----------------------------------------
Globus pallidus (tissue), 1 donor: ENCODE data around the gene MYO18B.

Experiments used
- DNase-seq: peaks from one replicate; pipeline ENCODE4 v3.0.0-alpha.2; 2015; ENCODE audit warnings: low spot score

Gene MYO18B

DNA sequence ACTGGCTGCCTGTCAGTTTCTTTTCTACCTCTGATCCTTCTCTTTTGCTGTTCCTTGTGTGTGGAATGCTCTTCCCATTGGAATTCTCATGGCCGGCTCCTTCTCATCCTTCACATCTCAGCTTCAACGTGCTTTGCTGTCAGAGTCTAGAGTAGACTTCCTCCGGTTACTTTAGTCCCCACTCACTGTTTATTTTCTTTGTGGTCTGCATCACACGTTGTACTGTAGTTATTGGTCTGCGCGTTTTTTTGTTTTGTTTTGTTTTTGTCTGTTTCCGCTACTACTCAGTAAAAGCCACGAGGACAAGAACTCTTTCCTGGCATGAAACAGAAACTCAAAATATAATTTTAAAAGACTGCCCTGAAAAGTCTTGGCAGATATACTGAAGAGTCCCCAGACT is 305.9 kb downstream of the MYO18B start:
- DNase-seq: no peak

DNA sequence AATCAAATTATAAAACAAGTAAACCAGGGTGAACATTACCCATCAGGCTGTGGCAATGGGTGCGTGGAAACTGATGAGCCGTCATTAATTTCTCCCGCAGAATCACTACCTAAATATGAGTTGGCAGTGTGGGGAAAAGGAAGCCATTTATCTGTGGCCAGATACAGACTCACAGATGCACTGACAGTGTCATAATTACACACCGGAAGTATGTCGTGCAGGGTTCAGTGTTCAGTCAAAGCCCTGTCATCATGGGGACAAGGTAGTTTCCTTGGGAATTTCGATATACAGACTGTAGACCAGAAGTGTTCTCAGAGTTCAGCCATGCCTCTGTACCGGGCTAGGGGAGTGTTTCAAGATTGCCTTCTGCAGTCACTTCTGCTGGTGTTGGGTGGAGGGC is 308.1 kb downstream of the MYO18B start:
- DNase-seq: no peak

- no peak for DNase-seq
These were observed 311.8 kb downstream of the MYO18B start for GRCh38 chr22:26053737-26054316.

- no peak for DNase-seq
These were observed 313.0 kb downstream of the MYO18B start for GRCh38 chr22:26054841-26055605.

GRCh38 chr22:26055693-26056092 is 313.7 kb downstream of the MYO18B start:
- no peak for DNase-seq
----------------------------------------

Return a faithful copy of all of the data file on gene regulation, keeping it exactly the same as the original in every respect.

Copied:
Globus pallidus (tissue), 1 donor: ENCODE data around the gene MYO18B.

Experiments used
- DNase-seq: peaks from one replicate; pipeline ENCODE4 v3.0.0-alpha.2; 2015; ENCODE audit warnings: low spot score

Gene MYO18B

DNA sequence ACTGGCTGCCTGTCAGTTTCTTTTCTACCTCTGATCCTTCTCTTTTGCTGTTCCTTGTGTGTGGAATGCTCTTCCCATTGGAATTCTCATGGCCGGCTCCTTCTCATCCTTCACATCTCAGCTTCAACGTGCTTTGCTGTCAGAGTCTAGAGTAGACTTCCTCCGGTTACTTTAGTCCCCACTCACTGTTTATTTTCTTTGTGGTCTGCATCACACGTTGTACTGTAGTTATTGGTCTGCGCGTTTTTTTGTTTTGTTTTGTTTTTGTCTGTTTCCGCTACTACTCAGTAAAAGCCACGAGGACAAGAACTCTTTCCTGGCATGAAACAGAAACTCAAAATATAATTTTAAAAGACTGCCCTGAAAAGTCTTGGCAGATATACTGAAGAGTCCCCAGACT is 305.9 kb downstream of the MYO18B start:
- DNase-seq: no peak

DNA sequence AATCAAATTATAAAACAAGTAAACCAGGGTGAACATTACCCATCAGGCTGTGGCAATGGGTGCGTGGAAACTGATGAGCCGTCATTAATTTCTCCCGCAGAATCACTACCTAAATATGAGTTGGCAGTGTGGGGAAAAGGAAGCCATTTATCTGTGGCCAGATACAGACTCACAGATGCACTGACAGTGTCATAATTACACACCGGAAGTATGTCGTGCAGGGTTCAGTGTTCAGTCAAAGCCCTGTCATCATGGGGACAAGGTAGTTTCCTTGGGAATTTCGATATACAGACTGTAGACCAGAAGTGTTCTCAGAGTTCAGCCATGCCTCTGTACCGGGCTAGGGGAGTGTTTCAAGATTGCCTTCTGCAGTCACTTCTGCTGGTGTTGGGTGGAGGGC is 308.1 kb downstream of the MYO18B start:
- DNase-seq: no peak

- no peak for DNase-seq
These were observed 311.8 kb downstream of the MYO18B start for GRCh38 chr22:26053737-26054316.

- no peak for DNase-seq
These were observed 313.0 kb downstream of the MYO18B start for GRCh38 chr22:26054841-26055605.

GRCh38 chr22:26055693-26056092 is 313.7 kb downstream of the MYO18B start:
- no peak for DNase-seq